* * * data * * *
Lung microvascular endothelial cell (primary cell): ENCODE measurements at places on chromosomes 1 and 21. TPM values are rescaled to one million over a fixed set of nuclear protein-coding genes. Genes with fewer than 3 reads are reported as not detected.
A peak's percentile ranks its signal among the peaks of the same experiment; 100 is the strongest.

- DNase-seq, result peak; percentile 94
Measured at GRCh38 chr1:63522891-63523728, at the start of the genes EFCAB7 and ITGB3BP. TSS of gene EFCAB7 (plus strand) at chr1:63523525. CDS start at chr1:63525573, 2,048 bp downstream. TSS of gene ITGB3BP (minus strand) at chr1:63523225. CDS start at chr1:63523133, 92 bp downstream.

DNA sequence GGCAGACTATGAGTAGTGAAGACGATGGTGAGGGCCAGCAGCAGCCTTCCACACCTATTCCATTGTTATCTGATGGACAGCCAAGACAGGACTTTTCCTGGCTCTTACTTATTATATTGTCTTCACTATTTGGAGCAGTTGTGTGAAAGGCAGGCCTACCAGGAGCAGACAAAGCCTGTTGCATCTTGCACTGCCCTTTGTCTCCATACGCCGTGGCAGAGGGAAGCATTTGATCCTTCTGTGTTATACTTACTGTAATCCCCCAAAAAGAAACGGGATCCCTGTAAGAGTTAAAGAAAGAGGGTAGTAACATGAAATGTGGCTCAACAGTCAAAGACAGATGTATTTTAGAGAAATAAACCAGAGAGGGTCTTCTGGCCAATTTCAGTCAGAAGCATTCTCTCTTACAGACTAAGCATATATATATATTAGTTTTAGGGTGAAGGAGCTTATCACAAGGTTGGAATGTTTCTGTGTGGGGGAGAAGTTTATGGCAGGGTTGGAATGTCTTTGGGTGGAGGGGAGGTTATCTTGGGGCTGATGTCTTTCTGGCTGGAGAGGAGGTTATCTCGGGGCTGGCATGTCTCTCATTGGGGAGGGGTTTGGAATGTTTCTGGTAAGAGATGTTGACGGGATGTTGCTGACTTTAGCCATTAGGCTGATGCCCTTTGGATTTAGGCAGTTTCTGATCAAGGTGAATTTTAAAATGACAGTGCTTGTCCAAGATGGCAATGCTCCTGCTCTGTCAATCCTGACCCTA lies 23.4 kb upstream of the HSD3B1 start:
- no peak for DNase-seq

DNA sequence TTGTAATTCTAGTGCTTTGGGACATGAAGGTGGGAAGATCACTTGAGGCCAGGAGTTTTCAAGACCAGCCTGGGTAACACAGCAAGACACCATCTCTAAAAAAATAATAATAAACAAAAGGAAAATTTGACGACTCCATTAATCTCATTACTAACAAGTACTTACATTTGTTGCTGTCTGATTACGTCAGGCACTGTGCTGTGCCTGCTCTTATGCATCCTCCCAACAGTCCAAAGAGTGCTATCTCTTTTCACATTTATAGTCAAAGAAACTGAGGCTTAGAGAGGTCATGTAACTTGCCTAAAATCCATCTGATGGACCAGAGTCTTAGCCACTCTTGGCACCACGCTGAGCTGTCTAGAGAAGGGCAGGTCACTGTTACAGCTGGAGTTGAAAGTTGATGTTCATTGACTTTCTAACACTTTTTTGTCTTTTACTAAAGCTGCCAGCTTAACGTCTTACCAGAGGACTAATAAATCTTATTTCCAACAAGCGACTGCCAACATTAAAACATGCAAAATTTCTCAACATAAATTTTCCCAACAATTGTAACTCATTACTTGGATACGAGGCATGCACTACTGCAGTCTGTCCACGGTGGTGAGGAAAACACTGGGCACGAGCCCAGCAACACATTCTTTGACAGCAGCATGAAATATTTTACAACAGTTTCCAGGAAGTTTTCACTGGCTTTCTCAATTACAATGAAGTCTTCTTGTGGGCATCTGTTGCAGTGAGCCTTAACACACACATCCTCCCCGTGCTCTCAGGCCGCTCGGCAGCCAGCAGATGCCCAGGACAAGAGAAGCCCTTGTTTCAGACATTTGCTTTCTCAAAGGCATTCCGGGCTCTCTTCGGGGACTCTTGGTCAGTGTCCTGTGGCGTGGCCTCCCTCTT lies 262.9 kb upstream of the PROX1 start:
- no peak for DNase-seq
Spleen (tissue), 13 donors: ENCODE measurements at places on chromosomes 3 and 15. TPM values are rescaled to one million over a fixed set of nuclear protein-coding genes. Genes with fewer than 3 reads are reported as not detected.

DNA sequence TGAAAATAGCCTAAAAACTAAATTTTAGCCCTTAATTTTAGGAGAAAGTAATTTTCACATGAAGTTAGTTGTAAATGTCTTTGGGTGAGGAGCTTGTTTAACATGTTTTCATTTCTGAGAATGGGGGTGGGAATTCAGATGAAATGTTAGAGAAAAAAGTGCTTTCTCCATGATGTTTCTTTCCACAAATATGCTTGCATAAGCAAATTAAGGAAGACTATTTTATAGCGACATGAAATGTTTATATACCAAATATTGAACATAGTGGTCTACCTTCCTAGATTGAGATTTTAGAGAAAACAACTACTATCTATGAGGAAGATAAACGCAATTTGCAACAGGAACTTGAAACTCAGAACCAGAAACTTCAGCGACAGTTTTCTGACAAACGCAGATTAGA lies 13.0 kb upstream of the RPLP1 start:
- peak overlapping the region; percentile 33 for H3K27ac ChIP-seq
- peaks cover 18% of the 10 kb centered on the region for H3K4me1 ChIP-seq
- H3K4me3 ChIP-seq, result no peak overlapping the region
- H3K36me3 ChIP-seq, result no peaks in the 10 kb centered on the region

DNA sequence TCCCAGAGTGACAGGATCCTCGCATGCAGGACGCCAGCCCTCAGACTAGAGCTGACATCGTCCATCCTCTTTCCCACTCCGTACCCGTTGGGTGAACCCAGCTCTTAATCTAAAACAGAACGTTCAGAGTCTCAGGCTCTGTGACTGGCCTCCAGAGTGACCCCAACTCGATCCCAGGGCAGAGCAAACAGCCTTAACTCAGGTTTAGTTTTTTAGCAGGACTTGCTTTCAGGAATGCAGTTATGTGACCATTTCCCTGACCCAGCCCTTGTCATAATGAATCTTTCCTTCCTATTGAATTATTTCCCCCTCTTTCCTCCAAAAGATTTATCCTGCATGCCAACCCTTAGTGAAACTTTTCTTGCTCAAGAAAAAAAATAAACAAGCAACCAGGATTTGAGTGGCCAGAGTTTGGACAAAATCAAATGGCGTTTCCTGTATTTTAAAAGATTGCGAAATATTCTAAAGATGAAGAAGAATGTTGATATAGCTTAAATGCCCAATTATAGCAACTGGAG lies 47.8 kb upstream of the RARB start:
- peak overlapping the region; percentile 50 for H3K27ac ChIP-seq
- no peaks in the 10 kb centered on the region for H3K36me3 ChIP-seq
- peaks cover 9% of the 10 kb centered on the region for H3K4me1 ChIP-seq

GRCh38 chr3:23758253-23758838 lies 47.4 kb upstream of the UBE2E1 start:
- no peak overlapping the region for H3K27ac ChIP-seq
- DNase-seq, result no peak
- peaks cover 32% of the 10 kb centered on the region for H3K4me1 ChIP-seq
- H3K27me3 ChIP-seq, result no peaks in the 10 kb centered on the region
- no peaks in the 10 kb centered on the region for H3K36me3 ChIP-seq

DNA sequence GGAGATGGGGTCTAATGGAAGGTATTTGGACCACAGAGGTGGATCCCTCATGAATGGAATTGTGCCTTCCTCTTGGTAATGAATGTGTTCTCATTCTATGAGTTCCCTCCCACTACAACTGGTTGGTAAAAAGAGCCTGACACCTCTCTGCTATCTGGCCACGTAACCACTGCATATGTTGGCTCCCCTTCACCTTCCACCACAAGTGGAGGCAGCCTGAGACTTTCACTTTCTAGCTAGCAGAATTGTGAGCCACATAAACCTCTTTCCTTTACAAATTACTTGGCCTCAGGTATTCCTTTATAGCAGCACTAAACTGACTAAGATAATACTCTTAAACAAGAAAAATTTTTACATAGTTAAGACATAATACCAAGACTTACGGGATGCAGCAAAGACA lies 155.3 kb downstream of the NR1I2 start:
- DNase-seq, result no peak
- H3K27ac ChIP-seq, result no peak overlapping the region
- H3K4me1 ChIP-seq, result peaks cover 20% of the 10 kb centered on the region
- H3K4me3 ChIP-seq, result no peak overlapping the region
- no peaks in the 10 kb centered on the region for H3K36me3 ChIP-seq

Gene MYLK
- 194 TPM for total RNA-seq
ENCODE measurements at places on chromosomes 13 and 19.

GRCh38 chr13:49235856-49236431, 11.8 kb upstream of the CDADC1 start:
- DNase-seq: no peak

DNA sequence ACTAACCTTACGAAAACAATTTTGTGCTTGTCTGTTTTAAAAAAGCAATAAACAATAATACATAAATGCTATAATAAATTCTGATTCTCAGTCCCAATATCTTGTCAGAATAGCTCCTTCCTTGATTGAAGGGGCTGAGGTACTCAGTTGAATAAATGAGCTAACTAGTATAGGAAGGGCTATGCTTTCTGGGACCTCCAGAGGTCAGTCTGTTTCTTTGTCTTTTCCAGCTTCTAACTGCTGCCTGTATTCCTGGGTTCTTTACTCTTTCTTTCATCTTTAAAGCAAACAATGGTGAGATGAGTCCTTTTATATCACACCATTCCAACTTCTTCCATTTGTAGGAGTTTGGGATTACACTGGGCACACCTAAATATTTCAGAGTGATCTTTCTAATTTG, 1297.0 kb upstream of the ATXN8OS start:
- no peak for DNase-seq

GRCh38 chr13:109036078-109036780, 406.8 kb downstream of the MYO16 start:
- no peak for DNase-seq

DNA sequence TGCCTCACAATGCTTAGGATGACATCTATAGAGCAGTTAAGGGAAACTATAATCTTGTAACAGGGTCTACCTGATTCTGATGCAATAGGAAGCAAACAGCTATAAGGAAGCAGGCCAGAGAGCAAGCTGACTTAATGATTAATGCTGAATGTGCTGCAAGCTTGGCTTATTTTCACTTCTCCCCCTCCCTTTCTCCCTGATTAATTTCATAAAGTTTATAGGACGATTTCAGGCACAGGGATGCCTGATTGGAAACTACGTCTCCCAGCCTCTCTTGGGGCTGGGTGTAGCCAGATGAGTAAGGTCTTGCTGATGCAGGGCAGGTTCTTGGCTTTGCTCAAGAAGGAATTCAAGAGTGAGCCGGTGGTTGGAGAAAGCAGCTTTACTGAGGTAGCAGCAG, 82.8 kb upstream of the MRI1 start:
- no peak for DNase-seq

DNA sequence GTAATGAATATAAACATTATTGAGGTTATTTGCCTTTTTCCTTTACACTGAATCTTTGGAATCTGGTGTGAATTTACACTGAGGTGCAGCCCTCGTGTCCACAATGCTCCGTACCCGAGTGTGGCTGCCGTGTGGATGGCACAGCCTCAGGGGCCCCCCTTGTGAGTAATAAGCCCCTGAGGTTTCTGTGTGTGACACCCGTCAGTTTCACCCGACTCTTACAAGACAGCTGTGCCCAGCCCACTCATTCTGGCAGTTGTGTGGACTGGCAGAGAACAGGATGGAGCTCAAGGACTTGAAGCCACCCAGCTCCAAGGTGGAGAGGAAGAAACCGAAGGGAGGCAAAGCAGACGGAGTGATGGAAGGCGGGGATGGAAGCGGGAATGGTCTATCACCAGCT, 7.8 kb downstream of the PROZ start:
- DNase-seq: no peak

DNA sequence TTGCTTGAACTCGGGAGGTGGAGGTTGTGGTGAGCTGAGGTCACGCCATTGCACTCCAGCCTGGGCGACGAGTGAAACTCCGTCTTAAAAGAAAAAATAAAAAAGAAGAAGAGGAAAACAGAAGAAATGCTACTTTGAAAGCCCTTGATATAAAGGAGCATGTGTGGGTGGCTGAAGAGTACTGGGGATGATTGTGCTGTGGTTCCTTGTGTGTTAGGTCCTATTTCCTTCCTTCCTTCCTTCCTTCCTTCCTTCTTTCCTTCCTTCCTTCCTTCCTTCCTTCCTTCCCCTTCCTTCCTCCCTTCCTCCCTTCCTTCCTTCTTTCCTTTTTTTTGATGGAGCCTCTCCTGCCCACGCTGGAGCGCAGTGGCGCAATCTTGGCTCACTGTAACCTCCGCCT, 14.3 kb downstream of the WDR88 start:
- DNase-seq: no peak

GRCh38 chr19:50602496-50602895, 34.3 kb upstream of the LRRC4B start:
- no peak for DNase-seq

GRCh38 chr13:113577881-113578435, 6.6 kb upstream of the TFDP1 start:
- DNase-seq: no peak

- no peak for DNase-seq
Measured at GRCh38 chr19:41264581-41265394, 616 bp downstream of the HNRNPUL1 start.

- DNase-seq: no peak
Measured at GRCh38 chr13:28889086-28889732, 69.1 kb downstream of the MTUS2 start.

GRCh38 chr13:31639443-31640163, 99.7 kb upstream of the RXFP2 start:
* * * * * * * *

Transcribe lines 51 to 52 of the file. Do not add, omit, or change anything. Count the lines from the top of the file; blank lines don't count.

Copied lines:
Measured at GRCh38 chr19:41264581-41265394, 616 bp downstream of the HNRNPUL1 start.

- DNase-seq: no peak